. We brought up that developmental hypothesis. But I don't think that
they are the same thing. In development you don't have the accumulation
of oxidized aggregates of proteins. So it is actually quite different than
a developmental disease.
However, there at least one example of a neurodegenerative disease that
does have a link with development. Mutations in the Parkin gene which cause
a loss of function (reduced expression) produce a juvenile onset form of
Parkinson's disease, termed autosomal recessive juvenile Parkinsonism disease.
Even though this disease can appear in adulthood, I agree that it might
be a delayed developmental disease. That is quite different from diseases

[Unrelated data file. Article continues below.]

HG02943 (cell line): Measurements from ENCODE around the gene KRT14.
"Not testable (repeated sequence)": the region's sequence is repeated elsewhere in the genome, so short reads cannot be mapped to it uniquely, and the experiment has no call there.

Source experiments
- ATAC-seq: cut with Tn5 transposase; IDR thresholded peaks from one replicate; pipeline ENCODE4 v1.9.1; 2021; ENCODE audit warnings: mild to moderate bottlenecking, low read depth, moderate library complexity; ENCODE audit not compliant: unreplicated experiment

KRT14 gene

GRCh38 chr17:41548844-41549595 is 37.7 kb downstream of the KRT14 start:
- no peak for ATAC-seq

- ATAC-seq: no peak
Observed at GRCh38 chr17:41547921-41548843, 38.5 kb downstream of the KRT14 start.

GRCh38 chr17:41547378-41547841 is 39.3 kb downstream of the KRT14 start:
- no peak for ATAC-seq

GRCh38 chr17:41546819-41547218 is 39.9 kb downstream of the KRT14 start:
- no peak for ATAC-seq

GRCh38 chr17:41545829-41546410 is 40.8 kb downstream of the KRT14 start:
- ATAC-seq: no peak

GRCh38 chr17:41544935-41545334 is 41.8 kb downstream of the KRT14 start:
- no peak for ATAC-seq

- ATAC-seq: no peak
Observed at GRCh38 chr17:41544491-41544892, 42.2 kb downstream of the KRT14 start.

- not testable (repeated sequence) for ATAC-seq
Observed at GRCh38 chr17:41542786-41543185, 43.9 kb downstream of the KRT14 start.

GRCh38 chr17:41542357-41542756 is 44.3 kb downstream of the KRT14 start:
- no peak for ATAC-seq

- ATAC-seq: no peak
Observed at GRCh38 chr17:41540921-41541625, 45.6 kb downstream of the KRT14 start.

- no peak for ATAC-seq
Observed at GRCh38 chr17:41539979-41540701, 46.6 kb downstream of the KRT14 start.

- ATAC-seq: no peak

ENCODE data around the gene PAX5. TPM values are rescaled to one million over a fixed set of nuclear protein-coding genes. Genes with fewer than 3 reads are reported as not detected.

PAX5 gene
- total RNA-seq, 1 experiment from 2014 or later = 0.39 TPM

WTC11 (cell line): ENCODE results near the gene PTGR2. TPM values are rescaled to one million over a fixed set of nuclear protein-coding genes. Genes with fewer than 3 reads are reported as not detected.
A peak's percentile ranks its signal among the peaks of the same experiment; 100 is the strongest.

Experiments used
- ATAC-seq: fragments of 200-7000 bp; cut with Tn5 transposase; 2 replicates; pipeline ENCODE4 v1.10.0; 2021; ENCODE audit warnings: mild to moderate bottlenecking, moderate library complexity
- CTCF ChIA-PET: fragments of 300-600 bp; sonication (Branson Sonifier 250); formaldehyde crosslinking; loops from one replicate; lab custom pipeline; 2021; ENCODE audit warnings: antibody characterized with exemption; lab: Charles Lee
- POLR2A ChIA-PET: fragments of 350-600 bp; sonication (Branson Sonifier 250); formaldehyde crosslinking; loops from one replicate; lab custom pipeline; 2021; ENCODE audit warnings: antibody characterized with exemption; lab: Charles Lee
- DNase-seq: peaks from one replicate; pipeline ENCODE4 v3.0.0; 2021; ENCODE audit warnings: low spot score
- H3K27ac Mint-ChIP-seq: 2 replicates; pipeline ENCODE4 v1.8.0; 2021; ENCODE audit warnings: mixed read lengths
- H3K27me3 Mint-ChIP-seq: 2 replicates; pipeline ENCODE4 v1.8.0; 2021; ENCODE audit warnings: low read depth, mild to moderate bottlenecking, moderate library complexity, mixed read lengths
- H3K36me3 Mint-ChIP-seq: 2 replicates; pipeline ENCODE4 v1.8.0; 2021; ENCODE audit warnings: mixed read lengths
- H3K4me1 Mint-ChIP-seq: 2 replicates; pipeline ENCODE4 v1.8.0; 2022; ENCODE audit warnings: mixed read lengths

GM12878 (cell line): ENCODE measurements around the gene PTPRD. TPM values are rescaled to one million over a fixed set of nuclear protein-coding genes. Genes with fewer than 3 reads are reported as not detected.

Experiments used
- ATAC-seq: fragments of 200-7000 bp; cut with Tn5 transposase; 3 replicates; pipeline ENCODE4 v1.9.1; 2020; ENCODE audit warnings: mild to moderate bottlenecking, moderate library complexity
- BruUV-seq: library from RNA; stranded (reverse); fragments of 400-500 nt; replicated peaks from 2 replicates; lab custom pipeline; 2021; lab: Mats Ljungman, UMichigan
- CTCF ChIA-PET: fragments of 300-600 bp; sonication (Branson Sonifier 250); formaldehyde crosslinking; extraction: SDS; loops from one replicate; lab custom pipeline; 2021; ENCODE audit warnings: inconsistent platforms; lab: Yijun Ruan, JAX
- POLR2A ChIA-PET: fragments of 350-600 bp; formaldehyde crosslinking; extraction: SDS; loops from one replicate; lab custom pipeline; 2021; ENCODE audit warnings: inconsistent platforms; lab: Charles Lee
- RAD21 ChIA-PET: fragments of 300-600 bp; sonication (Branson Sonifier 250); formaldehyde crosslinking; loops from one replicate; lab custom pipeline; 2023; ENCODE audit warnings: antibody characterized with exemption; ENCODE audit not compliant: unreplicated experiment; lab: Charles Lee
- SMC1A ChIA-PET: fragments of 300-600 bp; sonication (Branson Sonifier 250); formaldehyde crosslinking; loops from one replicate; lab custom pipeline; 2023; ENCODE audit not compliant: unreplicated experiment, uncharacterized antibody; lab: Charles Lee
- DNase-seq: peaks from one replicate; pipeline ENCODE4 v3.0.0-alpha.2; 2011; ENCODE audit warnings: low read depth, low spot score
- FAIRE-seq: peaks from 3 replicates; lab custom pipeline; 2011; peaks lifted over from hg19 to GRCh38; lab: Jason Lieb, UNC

of neuronal inclusion which define AD, Parkinson's, or Lewy body dementia.
ARF: Those comments remind me of Yankner's work using aged primates
vs. young primates and finding differences in injected amyloid pathology.
What is different between young brains and aged brains?
Wolozin: That's a good question. Obviously one difference would
be that the aged brain has much more damage in it. It is much less robust
owing to mitochondrial deletions, oxidation products and non-enzymatic glycosylation
products that accumulate. All of that leads to reduced function of the cell.
When we think about aging in non-dividing cells, it comes back to the accumulation
of irreversible chemical reactions. You have to separate the chemical reaction
from the cells' response to the chemical reaction. If you damage DNA the
cell can go into apoptosis. If you take an inhibitor of apoptosis and treat
the cell while it is undergoing DNA damage and then allow the cell to recover,
it will recover but it still has damaged DNA. I think while we can't prevent